Activist Media Outlets Run Cover for Fulton County DA Fani Willis, Claim Scrutiny Is Motivated by Racism



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It was only a matter of time before folks on the left began throwing race into the saga surrounding embattled Fulton County District Attorney Fani Willis. Activist media outlets have begun spinning the narrative that the criticism and scrutiny of the prosecutor isn’t about her inappropriate romantic relationship with one of the prosecutors she hired to handle the election interference case against former President Donald Trump but about the color of her skin and her sex.

The New York Times and Associated Press have published pieces intimating that the furor over Willis’ alleged corruption was due to racism and sexism and not the fact that she clearly engaged in a torrid affair with prosecutor Nathan Wade.

The only thing surprising about this is that it took them so long to begin weaving this narrative.

Both news outlets interviewed multiple black women in prominent positions about the hearing in which Willis dug the hole even deeper with her combative responses to questions about her relationship with Wade.

Donna Brazile, former chair of the Democratic National Committee, indicated that Willis, along with most other black women, are being held to a different standard. She claimed the district attorney “showed bad judgment” but also that she faced “vitriol” and “racial animus” due to her being a black woman.

Tangala Hollis-Palmer told the Times that black women “Just have to be so careful when we are in these positions to not give people the ammunition to come after us.”

“We deal with the sexism as well as the racism,” Ms. Hollis-Palmer said. “But sometimes the sexism is a little worse.” She practices law with her husband and said that when they walk into a courtroom, people automatically assume that he’s the lead counsel. “A lot of times people have thought that I was his assistant,” she added.

Melanie Campbell, president and CEO of the National Coalition on Black Civic Participation, echoed these sentiments, telling the Associated Press that she loves that Willis “stood up for herself” but hated “the fact that she had to.”

Campbell also claimed that black women “feel like we’re under attack.”

Others also suggested that the focus on Willis’ extracurricular activities with Wade was unfair and was motivated by racism and sexism.

Keir Bradford-Grey, a partner at the law firm Montgomery McCracken in Philadelphia, found the questions about Willis’ personal life “disgusting.” She also said the episode had disturbing implications for Black women in leadership roles: “I can’t imagine a world where we have to continue to be treated like this as we seek leadership roles, and we do them well.”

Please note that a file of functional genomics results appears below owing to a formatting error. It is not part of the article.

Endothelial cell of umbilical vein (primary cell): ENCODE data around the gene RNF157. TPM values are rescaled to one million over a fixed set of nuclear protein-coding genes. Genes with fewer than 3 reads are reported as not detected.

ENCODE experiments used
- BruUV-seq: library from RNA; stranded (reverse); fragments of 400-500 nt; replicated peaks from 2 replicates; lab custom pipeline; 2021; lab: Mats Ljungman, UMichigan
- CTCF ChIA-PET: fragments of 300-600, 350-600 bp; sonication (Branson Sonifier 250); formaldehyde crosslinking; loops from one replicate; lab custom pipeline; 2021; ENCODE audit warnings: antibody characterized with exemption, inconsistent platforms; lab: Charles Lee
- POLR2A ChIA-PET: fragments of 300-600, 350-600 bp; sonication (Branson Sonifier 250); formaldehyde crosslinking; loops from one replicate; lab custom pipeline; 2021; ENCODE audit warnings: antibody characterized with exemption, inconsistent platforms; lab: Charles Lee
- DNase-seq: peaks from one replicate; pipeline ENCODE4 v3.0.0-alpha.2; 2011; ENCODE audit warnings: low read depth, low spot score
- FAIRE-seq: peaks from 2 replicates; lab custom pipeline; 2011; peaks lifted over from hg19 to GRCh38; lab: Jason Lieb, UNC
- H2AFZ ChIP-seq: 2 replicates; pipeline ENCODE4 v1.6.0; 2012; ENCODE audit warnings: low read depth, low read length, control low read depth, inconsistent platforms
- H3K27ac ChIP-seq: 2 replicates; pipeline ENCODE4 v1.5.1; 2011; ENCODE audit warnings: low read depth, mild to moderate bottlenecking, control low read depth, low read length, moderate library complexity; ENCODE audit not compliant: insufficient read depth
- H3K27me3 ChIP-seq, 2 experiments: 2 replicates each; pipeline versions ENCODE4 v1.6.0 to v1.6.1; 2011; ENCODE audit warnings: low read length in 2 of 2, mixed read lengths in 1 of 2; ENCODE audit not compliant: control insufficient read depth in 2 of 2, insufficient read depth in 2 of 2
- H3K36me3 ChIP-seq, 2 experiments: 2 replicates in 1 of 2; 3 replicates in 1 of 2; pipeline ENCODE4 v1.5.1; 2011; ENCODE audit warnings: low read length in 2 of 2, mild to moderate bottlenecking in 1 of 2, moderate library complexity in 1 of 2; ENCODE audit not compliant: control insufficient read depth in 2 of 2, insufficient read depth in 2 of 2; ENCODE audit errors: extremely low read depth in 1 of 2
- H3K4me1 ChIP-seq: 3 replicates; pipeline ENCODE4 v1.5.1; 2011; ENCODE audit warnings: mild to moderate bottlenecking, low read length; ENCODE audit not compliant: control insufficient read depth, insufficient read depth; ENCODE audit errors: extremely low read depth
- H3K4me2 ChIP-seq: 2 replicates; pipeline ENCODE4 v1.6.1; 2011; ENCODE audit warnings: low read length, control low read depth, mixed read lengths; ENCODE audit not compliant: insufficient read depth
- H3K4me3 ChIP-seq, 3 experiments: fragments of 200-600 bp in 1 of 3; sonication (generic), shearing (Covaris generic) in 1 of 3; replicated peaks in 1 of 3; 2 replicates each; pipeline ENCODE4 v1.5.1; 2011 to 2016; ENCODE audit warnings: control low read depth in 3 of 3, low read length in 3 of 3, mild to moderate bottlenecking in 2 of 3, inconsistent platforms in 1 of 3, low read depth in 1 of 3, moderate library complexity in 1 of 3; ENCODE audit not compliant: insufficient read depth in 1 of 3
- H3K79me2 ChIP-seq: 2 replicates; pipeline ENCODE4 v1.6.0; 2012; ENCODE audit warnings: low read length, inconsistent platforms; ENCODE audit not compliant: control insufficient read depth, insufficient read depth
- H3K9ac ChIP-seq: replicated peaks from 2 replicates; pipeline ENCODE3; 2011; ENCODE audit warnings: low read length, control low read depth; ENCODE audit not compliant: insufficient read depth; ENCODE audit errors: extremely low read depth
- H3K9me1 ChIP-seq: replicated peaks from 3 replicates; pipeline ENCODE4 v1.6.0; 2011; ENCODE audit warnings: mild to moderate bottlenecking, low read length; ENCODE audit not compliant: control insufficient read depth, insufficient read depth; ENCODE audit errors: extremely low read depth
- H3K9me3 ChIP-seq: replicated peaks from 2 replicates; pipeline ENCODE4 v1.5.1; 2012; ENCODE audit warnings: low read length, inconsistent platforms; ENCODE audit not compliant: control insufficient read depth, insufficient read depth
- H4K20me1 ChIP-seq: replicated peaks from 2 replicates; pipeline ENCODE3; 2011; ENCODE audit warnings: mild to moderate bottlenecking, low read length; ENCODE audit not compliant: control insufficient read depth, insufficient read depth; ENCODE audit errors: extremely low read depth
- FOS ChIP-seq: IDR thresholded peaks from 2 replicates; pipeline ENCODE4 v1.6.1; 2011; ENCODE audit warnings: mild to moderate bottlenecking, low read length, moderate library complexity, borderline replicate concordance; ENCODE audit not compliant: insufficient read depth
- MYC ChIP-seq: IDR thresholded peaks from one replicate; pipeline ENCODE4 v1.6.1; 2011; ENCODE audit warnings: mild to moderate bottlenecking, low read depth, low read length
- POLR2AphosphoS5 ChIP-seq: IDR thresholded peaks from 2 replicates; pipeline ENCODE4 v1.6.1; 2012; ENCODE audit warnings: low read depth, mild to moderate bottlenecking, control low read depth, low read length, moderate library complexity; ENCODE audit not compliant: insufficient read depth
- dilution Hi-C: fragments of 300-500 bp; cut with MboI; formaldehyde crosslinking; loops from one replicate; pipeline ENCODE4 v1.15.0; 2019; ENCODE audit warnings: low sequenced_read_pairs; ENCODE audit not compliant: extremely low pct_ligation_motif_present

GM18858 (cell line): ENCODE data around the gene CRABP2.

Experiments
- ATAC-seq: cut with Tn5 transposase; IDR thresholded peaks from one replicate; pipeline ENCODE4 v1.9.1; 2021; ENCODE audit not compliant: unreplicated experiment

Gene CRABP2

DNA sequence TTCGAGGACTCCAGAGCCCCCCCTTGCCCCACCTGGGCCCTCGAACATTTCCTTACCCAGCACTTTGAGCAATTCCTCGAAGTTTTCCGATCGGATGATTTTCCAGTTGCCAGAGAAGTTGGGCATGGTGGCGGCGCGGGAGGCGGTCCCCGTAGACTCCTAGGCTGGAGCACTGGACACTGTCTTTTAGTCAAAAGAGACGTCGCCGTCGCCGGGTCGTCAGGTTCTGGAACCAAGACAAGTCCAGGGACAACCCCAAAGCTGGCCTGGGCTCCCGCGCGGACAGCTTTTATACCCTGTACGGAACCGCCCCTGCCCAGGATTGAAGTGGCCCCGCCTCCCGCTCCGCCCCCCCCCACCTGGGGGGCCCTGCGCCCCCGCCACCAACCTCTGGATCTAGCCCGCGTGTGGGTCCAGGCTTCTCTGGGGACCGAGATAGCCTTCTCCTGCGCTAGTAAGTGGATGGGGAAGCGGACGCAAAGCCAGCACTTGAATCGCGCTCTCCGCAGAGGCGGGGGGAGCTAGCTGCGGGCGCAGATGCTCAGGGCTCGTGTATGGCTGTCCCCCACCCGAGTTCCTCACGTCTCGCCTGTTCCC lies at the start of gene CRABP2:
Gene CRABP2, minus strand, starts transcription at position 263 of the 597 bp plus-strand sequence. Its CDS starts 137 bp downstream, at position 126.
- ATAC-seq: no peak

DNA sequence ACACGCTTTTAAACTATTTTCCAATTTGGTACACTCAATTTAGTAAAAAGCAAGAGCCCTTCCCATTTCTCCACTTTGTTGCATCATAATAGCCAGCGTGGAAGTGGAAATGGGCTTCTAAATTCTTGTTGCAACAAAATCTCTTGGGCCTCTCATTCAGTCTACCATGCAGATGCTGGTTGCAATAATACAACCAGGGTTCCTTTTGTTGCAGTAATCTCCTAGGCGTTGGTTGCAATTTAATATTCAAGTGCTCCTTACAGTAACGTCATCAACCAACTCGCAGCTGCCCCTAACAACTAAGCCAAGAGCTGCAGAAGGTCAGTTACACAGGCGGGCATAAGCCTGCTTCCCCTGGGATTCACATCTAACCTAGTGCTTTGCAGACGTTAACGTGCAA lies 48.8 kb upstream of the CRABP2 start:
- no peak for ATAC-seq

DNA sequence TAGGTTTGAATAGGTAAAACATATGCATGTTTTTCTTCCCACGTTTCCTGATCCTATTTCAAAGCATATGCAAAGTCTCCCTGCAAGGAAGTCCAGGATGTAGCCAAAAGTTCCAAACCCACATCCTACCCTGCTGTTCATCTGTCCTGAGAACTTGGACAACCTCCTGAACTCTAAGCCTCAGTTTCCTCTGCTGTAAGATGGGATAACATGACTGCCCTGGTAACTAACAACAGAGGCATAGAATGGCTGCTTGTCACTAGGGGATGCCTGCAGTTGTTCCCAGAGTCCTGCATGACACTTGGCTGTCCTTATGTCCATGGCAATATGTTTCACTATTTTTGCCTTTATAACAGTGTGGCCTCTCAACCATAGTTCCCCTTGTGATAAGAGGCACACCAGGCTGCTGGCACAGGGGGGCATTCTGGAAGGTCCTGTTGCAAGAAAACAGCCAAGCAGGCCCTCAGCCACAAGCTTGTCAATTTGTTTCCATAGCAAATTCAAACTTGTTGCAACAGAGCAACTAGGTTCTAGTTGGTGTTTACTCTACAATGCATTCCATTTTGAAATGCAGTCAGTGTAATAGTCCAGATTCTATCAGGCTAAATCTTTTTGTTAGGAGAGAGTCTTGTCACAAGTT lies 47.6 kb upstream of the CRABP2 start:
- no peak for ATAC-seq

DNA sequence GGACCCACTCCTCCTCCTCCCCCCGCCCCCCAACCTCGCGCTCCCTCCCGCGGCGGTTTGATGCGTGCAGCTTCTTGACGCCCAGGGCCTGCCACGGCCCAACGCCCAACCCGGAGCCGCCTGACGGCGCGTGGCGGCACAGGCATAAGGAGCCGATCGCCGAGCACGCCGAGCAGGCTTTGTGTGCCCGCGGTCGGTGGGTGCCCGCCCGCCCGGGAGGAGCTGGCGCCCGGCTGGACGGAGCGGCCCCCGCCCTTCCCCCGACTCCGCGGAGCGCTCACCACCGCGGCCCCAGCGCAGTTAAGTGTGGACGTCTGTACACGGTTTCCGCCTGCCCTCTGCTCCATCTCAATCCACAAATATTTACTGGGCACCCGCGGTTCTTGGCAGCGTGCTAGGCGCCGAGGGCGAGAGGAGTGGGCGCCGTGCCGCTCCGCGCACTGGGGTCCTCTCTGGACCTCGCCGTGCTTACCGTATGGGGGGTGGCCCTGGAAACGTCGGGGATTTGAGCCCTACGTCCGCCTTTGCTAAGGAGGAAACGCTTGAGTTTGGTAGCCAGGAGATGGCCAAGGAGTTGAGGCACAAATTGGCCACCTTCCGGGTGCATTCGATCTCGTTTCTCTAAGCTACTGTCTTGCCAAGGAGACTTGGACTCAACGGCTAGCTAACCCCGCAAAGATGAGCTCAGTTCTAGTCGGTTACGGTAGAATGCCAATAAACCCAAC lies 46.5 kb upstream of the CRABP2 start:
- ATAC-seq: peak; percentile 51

LaTosha Brown, co-founder of voting rights group Black Voters Matter, despaired of the fact that Willis was having to answer questions about “whether she has money, whether she has cash or not and why she has cash, who she sleeps with, who is she flying on an airplane with.”

“So, what is this really about?” Brown added. “When white power, particularly white men, are being held to account … the first thing to do is to disqualify the people that are holding them accountable,” especially when those people are Black women.

This isn’t anything new. Indeed, when the allegations about Willis’ relationship surfaced, the prosecutor also claimed it was due to racism. While addressing a crowd at a church, she asked: “Isn’t it them playing the race card when they constantly think I need someone from some other jurisdiction in some other state to tell me how to do a job I’ve been doing almost 30 years?”

Framing this controversy in terms of race and gender is an all-too-familiar tactic employed by folks on the left. Pretending the issue centers on identity is nothing more than a thinly veiled effort to distract from Willis’ conduct by insisting she is the target of evil racist and sexist Republicans. The objective is to shame people into not asking legitimate questions about the conflict of interest and hypocrisy she has shown as a district attorney.

Moreover, the notion that black professionals should not be held to account when they engage in wrongdoing is not only absurd but is a prime example of the type of infantilizing racism exhibited by folks on the hard left, who view darker-skinned individuals as inferior beings who can’t be expected to conduct themselves properly when placed in prominent positions of power.

Unfortunately for Willis, all the race-baiting in the world isn’t going to save her from scrutiny. It is not clear whether the judge will disqualify her from the election interference case — but even if this does not happen, the matter will certainly damage her reputation permanently.



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